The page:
Much has been made of The Church of Jesus Christ of Latter-day Saints lowering the minimum departure age for missionaries to 18 and 19 for men and women, respectively. We’ve seen renewed enthusiasm for missions among the younger lot, and as a result, way, way more missionaries in the field.

The numbers don’t lie. At the close of 2012, there were 58,990 full-time missionaries in the Church. At the end of 2013? 83,035. That’s a 41% increase in missionaries in the field. While the announcement to drop the missionary age happened in October 2012, the policy did not take effect until January, 2013, so we can safely assume going forward that any other number are a result, at least in part, of younger missionaries entering the field in 2013.

Now let’s look at convert baptisms in 2013 compared to 2012. 282,945 vs 272,330. 4% growth. Not bad, and better than many other years, but not amazing, given the higher number of missionaries. Had that number grown in proportion to the number of missionaries added in 2013, we could have expected over 100,000 more convert baptisms. Basically we’re seeing a drop in the ratio of convert baptisms per missionary from 4.6 to 3.4. See the chart below

Missionary Work

Peggy Fletcher stack broke some of this down in a recent article, and I encourage you to give it a read. It goes over these numbers in greater detail and highlights a lot of the same things we’ve been discussing on the past few episodes of the This Week in Mormons podcast: effectiveness of missionaries called, over-saturation of the investigator “market,” failure to utilize a higher number of missionaries to open new areas, etc.

As a sidenote, Peggy cites information obtained from Matt Martinich, who runs LDS Church Growth, and David Stewart, founder of  Both sites are mind-blowingly useful for those of you who want to quantify as much church stuff as you possibly can. We highly recommend you check them out.

Some might ask whether this is worth the cost. Missions are expensive, and in more ways than you think. For example, in my local mission all of the missionaries now have their own iPad Mini. I’m going to assume the Church negotiated a bulk discount, but since this is Apple we’re talking about, let’s work with the $399 MSRP for a 16GB model. For an entire mission of 210 missionaries, that comes out to $83,790, and we’re not even factoring in the cost of replacement. Were we to take these iPads Church-wide to every missionary, that’s over a $33 million dollar investment (and that’s assuming you even get US prices on them. Electronics are typically more expensive outside of the US.) Do they need the iPads? Are they making them more effective missionaries? Is technology actually resulting in more converts?

And aside from the cost of technology, there are prices for housing, flights, cars (where applicable), gas, insurance, etc. It begs the question whether there will need to be an increase in the standardized monthly payment all missionaries make worldwide.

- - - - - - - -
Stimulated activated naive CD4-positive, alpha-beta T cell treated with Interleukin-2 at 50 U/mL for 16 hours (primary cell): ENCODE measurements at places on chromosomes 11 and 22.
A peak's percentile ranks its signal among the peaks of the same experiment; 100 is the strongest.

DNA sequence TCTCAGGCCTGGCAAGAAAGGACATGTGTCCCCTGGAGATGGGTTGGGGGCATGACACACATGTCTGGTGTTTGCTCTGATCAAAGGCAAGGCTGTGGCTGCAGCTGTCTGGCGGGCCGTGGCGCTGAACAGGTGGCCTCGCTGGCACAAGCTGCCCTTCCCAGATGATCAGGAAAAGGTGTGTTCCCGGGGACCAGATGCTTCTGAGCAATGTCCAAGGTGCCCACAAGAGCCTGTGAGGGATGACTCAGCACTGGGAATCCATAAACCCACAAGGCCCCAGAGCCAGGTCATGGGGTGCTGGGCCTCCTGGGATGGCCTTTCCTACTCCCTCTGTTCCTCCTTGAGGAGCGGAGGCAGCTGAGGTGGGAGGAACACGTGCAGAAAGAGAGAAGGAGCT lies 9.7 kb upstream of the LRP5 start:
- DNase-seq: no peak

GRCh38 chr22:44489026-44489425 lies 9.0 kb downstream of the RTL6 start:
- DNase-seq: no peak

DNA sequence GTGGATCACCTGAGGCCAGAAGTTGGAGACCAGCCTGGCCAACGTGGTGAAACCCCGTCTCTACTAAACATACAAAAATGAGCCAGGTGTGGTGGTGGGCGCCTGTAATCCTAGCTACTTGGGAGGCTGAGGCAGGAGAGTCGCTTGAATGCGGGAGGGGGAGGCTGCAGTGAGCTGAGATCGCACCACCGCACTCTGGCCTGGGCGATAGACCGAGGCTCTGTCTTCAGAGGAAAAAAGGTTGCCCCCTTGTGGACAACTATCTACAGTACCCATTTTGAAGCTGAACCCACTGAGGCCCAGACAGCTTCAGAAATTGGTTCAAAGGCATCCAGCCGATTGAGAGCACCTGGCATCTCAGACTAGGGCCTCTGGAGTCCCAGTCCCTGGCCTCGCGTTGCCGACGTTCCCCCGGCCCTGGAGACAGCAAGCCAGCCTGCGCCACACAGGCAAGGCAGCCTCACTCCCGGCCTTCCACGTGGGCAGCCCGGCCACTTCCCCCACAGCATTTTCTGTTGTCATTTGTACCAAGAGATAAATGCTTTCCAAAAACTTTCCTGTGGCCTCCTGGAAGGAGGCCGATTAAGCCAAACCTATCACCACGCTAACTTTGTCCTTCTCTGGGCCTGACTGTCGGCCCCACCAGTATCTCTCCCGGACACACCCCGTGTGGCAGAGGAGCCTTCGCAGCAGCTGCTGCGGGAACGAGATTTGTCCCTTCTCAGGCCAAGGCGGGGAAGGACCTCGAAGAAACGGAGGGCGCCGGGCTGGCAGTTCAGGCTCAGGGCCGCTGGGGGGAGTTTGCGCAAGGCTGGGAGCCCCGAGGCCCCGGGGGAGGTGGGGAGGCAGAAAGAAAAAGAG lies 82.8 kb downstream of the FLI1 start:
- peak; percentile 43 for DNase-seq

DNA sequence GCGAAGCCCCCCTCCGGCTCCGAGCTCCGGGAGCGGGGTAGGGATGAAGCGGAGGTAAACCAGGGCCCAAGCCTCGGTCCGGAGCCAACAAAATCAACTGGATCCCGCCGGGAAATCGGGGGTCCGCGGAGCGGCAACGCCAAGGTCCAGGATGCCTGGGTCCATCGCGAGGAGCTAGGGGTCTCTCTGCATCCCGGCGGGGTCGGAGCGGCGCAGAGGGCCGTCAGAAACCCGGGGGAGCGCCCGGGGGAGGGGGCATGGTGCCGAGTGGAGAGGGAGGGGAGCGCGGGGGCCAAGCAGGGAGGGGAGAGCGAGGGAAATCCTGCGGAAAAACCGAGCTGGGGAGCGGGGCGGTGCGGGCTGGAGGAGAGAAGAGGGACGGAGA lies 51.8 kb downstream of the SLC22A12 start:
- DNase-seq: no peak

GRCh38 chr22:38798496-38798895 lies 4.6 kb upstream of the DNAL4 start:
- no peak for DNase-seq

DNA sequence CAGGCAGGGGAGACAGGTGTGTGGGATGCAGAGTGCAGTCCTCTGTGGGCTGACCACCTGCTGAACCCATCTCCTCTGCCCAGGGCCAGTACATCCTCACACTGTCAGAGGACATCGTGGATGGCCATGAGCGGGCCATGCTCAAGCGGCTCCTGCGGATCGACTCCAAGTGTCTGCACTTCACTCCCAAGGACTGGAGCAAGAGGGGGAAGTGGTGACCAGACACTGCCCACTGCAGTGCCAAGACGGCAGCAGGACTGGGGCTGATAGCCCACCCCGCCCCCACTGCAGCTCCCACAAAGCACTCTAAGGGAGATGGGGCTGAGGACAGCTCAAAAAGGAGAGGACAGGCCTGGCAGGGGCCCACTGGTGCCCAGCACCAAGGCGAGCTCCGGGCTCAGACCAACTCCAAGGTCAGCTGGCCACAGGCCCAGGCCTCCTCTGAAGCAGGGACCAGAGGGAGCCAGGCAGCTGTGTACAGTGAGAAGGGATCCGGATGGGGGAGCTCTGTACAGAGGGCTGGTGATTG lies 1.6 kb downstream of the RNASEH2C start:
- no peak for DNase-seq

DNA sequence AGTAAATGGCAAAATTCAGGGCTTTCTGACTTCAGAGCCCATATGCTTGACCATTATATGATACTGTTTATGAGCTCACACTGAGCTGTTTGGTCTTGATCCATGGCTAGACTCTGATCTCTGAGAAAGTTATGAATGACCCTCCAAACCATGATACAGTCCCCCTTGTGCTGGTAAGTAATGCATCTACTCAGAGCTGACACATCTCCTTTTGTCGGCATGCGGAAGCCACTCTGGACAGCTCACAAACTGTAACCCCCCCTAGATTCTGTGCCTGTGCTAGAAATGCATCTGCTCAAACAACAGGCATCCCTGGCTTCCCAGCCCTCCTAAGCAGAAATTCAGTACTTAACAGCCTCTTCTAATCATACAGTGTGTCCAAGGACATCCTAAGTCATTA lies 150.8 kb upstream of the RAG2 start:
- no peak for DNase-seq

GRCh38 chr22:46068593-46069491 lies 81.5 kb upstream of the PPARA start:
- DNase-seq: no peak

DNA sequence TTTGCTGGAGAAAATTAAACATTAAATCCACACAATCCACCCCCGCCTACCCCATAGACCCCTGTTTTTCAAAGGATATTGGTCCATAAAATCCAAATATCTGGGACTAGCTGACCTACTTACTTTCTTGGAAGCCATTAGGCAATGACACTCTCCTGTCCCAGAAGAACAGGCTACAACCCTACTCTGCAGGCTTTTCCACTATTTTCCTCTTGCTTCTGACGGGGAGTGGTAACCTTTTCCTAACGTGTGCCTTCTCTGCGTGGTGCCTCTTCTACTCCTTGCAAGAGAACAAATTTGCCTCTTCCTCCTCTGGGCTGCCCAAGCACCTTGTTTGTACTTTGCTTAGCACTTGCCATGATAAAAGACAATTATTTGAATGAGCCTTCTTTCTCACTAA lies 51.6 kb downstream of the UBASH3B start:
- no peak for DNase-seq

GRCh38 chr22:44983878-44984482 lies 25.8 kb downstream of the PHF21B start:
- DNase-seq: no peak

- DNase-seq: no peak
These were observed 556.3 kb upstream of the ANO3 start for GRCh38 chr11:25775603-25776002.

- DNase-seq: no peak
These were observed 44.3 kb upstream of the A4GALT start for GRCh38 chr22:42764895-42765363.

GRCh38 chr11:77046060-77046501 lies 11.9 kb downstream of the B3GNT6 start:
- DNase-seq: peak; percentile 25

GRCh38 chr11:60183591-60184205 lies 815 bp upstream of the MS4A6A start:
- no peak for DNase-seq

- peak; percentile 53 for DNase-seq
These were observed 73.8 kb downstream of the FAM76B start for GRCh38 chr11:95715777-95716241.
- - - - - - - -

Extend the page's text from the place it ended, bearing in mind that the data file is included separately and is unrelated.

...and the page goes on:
But all of this is beside the point. I am increasingly convinced that the “surge” is not to foster growth in the number of converts, and we don’t have much quantifiable data in terms of reactivation, which missionaries spend plenty of time doing.

Let’s look at this from the perspective of what a mission does for the missionary. For young men, the presumed year between high school and a mission (age 18) is a risky one. Kids get tempted. Life comes calling. Activity levels drop off. Lots of things happen. I’ll venture a guess that this affects the young men more than the young women, because we men are naturally lazy dufuses (dufi?). It’s a strange year.

So what does lowering the missionary age do? It gets those would-be lost 18-year-olds out in the mission field doing something other than playing Call of Duty, experimenting with marijuana, and firing up little factories. It increases the number of potentially lifelong active priesthood holders within the ranks of the Church. Under the previous 19-year age minimum, about one in every three young men in the Church served a mission. I’m interested to see if that stat improves over time with the age drop.

Do I think a lot of the younger crop of missionaries are noticeably less mature and less confident than their forebearers? Absolutely. And there’s something to be said about having a year of college and “adult” life under one’s belt before departing on a two-year mission. I think the MTC needs to incorporate a cotillion-esque program into MTC curricula, teaching these missionaries how to actually associate with adults.

But the Church needs future leaders. The surge is less about bringing more converts unto Christ than it is bringing more extant Young Men and Young Women unto Christ. That is the future of the Church. Sure, convert baptisms are important and the work must go forward, but the Lord needs His extant members to stick around even more than He needs to claim new souls.

Imagine a Church with worldwide activity rates held well above the current level – around 40%. We would have more stakes, more wards, and more temples. We would inevitably have even more missionaries, and more quality ones at that. We would also have more converts because we, as a people, would be more missionary-minded and more actively engaged in the work, allowing the full-time missionaries to be teachers, not finders.

So do not completely bemoan the fact that the rapid growth in the number of missionaries currently serving has not been met with a boom in convert baptisms. Instead, rejoice that out of a standard sample of Young Men, just a few more than before will actually get out on a mission and stay involved in the Church. Is that worth the price of iPads, housing, and younger, more bewildered (and potentially less effective) missionaries? Absolutely.